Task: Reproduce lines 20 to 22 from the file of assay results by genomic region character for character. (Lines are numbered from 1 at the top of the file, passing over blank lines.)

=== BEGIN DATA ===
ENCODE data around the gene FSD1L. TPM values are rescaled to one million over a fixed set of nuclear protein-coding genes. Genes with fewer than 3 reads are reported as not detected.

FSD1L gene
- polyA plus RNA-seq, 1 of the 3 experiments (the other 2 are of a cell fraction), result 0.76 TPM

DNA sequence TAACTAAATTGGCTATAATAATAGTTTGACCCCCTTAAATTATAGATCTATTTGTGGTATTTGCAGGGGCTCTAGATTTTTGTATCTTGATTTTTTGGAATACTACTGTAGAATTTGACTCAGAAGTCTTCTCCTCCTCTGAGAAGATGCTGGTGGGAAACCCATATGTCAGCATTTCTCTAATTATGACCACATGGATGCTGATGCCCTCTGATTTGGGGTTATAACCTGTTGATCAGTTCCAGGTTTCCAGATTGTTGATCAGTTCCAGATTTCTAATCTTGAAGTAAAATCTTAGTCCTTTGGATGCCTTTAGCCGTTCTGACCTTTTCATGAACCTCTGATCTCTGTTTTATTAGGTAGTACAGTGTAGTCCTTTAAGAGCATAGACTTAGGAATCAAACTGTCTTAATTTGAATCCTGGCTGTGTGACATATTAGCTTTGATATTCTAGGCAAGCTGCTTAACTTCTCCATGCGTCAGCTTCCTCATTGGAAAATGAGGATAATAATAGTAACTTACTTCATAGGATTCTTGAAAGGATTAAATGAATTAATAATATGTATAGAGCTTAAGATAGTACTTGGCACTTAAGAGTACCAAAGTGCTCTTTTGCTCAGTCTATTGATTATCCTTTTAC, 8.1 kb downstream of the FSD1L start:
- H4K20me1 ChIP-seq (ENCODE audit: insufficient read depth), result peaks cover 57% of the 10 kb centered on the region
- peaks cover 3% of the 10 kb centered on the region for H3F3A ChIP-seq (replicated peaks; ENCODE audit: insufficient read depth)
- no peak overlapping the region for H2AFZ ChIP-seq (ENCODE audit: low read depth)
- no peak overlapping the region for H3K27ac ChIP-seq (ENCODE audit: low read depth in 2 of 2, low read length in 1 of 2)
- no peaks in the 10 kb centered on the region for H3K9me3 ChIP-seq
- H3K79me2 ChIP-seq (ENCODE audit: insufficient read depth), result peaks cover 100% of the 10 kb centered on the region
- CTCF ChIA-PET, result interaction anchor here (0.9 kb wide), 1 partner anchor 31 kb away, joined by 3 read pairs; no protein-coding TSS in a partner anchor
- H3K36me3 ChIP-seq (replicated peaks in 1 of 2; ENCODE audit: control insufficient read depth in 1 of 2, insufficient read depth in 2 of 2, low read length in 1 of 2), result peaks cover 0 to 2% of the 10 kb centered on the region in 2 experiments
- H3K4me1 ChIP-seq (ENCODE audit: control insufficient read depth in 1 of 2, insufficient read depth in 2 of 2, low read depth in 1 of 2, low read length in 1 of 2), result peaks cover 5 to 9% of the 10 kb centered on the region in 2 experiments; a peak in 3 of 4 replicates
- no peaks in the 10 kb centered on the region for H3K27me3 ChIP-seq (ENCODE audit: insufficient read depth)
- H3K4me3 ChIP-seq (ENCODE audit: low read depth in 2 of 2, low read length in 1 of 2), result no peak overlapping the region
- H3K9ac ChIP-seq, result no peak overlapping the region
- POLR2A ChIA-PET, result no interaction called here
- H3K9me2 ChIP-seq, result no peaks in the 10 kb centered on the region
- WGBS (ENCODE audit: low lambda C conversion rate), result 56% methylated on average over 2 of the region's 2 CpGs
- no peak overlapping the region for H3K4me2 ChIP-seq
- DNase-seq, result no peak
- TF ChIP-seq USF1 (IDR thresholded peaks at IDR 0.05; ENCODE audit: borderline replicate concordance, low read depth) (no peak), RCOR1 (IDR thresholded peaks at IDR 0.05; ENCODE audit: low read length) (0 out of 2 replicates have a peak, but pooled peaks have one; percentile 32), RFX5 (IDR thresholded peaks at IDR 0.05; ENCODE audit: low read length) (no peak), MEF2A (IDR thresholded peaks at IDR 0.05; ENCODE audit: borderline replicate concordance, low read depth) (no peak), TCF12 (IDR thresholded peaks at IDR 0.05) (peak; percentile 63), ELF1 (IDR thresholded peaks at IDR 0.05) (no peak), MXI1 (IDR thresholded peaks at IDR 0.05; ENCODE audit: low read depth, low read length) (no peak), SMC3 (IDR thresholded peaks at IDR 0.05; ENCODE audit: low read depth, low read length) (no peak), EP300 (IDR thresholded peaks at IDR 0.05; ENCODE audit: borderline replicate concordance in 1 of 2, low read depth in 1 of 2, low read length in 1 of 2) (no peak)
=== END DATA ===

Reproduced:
- no peak overlapping the region for H3K4me2 ChIP-seq
- DNase-seq, result no peak
- TF ChIP-seq USF1 (IDR thresholded peaks at IDR 0.05; ENCODE audit: borderline replicate concordance, low read depth) (no peak), RCOR1 (IDR thresholded peaks at IDR 0.05; ENCODE audit: low read length) (0 out of 2 replicates have a peak, but pooled peaks have one; percentile 32), RFX5 (IDR thresholded peaks at IDR 0.05; ENCODE audit: low read length) (no peak), MEF2A (IDR thresholded peaks at IDR 0.05; ENCODE audit: borderline replicate concordance, low read depth) (no peak), TCF12 (IDR thresholded peaks at IDR 0.05) (peak; percentile 63), ELF1 (IDR thresholded peaks at IDR 0.05) (no peak), MXI1 (IDR thresholded peaks at IDR 0.05; ENCODE audit: low read depth, low read length) (no peak), SMC3 (IDR thresholded peaks at IDR 0.05; ENCODE audit: low read depth, low read length) (no peak), EP300 (IDR thresholded peaks at IDR 0.05; ENCODE audit: borderline replicate concordance in 1 of 2, low read depth in 1 of 2, low read length in 1 of 2) (no peak)